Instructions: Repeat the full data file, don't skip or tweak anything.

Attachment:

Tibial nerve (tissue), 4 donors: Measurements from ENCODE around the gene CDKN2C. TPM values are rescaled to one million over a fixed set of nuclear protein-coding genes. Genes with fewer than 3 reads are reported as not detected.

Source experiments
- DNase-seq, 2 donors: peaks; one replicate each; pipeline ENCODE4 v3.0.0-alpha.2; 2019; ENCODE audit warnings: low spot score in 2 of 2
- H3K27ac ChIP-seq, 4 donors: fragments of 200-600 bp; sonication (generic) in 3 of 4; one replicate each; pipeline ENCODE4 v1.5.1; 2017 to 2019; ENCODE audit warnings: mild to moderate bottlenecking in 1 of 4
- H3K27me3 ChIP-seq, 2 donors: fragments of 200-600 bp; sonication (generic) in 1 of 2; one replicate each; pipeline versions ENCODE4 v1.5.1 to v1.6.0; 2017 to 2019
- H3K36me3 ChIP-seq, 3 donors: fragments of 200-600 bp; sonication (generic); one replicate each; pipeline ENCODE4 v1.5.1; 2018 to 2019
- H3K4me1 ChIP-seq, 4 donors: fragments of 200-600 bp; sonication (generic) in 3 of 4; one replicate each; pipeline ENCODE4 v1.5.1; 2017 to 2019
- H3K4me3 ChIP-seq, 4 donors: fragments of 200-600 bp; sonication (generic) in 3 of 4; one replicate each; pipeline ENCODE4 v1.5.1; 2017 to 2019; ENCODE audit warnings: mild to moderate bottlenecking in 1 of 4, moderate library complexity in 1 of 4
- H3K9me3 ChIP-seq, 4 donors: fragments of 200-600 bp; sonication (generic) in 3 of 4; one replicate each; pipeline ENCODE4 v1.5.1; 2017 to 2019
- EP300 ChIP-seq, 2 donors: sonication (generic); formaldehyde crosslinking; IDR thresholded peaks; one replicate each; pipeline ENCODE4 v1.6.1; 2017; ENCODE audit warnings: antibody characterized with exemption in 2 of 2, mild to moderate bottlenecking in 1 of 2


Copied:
Tibial nerve (tissue), 4 donors: Measurements from ENCODE around the gene CDKN2C. TPM values are rescaled to one million over a fixed set of nuclear protein-coding genes. Genes with fewer than 3 reads are reported as not detected.

Source experiments
- DNase-seq, 2 donors: peaks; one replicate each; pipeline ENCODE4 v3.0.0-alpha.2; 2019; ENCODE audit warnings: low spot score in 2 of 2
- H3K27ac ChIP-seq, 4 donors: fragments of 200-600 bp; sonication (generic) in 3 of 4; one replicate each; pipeline ENCODE4 v1.5.1; 2017 to 2019; ENCODE audit warnings: mild to moderate bottlenecking in 1 of 4
- H3K27me3 ChIP-seq, 2 donors: fragments of 200-600 bp; sonication (generic) in 1 of 2; one replicate each; pipeline versions ENCODE4 v1.5.1 to v1.6.0; 2017 to 2019
- H3K36me3 ChIP-seq, 3 donors: fragments of 200-600 bp; sonication (generic); one replicate each; pipeline ENCODE4 v1.5.1; 2018 to 2019
- H3K4me1 ChIP-seq, 4 donors: fragments of 200-600 bp; sonication (generic) in 3 of 4; one replicate each; pipeline ENCODE4 v1.5.1; 2017 to 2019
- H3K4me3 ChIP-seq, 4 donors: fragments of 200-600 bp; sonication (generic) in 3 of 4; one replicate each; pipeline ENCODE4 v1.5.1; 2017 to 2019; ENCODE audit warnings: mild to moderate bottlenecking in 1 of 4, moderate library complexity in 1 of 4
- H3K9me3 ChIP-seq, 4 donors: fragments of 200-600 bp; sonication (generic) in 3 of 4; one replicate each; pipeline ENCODE4 v1.5.1; 2017 to 2019
- EP300 ChIP-seq, 2 donors: sonication (generic); formaldehyde crosslinking; IDR thresholded peaks; one replicate each; pipeline ENCODE4 v1.6.1; 2017; ENCODE audit warnings: antibody characterized with exemption in 2 of 2, mild to moderate bottlenecking in 1 of 2